Political concerns, advocacy, and engagement around planetary health

To promote lasting behavioural change in the decision-makers of the future and for the benefit of planetary health, change must be carried across generations. Children and young adults of all backgrounds must be given a voice in policymaking and systems development to ensure reasonable, rather than tokenistic, representation to allow them the ability to engage with and facilitate change19.Adopting digital mediums to engage and promote participation and providing youth with training and education on the practical and technical aspects of planetary health is important. This includes but is not limited to community obesity management, air quality training, and mentorships for medical students20.


Long-term change to benefit planetary health and to provide today’s children with a future filled with opportunity, growth and health requires the recruitment of adults, professionals (including education and healthcare), and children themselves, to use their voices and skills. Children will need to advocate for what they know is best for the planet and their community and how best to be both a local and global citizen in a world confronted with climate change and it is up to the adults today to empower and equip them to face these challenges head-on. With a better understanding of planetary health, and how our decisions and education can improve the situation, we can work together to create a brighter, safer, healthier future for our children.

    1. Barna, S., Maric, F., Simons, J., Kumar, S., & Blankestijn, P. J. (2020). Education for the Anthropocene: Planetary health, sustainable health care, and the health workforce. Medical Teacher42(10), 1091–1096.
    2. Chesney, M. L., & Duderstadt, K. (2022). Planetary Health, Environmental Justice, and Child Health. In Journal of Pediatric Health Care (Vol. 36, Issue 1, pp. 1–2). Elsevier Inc.
    3. MacNeill, A. J., McGain, F., & Sherman, J. D. (2021). Planetary health care: a framework for sustainable health systems. In The Lancet Planetary Health (Vol. 5, Issue 2, pp. e66–e68). Elsevier B.V.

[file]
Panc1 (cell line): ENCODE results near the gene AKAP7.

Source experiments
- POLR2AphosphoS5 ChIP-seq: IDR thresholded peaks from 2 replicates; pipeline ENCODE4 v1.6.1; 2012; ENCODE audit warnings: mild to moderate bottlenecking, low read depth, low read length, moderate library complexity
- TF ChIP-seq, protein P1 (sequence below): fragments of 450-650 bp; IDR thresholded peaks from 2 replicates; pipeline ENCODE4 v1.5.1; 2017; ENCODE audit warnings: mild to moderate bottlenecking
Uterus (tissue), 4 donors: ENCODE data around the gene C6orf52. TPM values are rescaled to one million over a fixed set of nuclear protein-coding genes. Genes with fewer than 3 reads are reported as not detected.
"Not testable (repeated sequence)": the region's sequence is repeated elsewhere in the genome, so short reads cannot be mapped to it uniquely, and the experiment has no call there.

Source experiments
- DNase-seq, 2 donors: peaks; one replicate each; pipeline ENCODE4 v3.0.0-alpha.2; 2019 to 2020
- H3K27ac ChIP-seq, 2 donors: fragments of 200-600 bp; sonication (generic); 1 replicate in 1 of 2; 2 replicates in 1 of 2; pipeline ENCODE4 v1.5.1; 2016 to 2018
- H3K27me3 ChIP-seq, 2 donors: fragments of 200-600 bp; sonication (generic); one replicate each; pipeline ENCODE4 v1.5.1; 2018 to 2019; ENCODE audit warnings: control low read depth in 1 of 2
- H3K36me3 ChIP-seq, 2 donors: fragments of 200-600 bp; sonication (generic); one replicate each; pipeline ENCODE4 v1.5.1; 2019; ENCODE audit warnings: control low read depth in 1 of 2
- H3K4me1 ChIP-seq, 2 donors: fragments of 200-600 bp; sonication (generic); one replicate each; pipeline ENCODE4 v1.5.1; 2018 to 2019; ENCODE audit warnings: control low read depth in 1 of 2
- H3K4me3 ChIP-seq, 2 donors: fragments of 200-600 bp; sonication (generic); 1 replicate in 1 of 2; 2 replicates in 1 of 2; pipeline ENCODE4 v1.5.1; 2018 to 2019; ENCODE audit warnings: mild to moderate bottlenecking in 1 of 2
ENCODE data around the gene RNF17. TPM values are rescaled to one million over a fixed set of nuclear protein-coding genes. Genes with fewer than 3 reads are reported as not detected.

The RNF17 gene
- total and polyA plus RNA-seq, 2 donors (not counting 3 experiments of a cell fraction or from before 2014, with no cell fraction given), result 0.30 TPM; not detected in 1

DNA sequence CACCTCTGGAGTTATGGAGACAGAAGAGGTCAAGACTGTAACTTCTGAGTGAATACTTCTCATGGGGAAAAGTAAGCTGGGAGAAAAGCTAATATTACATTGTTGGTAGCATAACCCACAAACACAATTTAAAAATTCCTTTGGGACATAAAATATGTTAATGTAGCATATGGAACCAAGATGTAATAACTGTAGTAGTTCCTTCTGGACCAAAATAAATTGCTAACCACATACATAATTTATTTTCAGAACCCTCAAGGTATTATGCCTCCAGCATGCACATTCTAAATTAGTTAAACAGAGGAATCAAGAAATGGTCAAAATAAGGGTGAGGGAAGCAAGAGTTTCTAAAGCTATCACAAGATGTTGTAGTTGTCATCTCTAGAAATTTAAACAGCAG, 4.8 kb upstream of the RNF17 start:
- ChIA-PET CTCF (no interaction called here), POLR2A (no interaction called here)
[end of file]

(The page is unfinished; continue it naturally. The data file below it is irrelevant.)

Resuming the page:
4. McLean, M., Gibbs, T., & McKimm, J. (2020). Educating for planetary health and environmentally sustainable health care: Responding with urgency. Medical Teacher42(10), 1082–1084.
    5. Stone, S. B., Myers, S. S., & Golden, C. D. (2018). Cross-cutting principles for planetary health education. In The Lancet Planetary Health (Vol. 2, Issue 5, pp. e192–e193). Elsevier B.V.
    6. von Borries, R., Guinto, R., Thomson, D. J., Abia, W. A., & Lowe, R. (2020). Planting sustainable seeds in young minds: the need to teach planetary health to children. In The Lancet Planetary Health (Vol. 4, Issue 11, pp. e501–e502). Elsevier B.V.
    7. Williams, P. C. M., Marais, B., Isaacs, D., & Preisz, A. (2021). Ethical considerations regarding the effects of climate change and planetary health on children. In Journal of Paediatrics and Child Health (Vol. 57, Issue 11, pp. 1775–1780). John Wiley and Sons Inc.
    8. Zeinali, Z., Bulc, B., Lal, A., van Daalen, K. R., Campbell-Lendru, D., Ezzine, T., Fagan, L., Germann, S., Guinto, R., Lakhani, H., Neveux, M., Ngendahayo, C., Patil, P., Singh, S., Timilsina, S., Udeh, C., & Whitmee, S. (2020). A roadmap for intergenerational leadership in planetary health. In The Lancet Planetary Health (Vol. 4, Issue 8, pp. e306–e308). Elsevier B.V.
    • [1] Chesney & Duderstadt, 2022, p. 1
    • [2] Zeinali et a;., 2020, p. e306
    • [3] Chesney & Duderstadt, 2022, p. 1
    • [4] Williams et al., 2021, p. 1775
    • [5] Williams et al., 2021, p. 1775
    • [6] MacNeill et al., 2021, p. e66
    • [7] Chesney & Duderstadt, 2022, p. 1
    • [8] Chesney & Duderstadt, 2022, p. 1
    • [9] Williams et al., 2021, p. 1775
    • [10] von Borries et al., 2020, p. e501
    • [11] von Borries et al., 2020, p. e501
    • [12] von Borries et al., 2020, p. e501
    • [13] von Borries et al., 2020, p. e501
    • [14] Stone et al.,  2018, p. 192
    • [15] Stone et al.,  2018, p. 192
    • [16] Stone et al.,  2018, p. 193
    • [17] Stone et al.,  2018, p. 193
    • [18] von Borries et al., 2020, p. e501
    • [19] Zeinali et a;., 2020, p. e306
    • [20] Zeinali et al., 2020, p. e307

This article has been written for the Australasian Society of Lifestyle Medicine (ASLM) by the documented original author. The views and opinions expressed in this article are solely those of the original author and do not necessarily represent the views and opinions of the ASLM or its Board.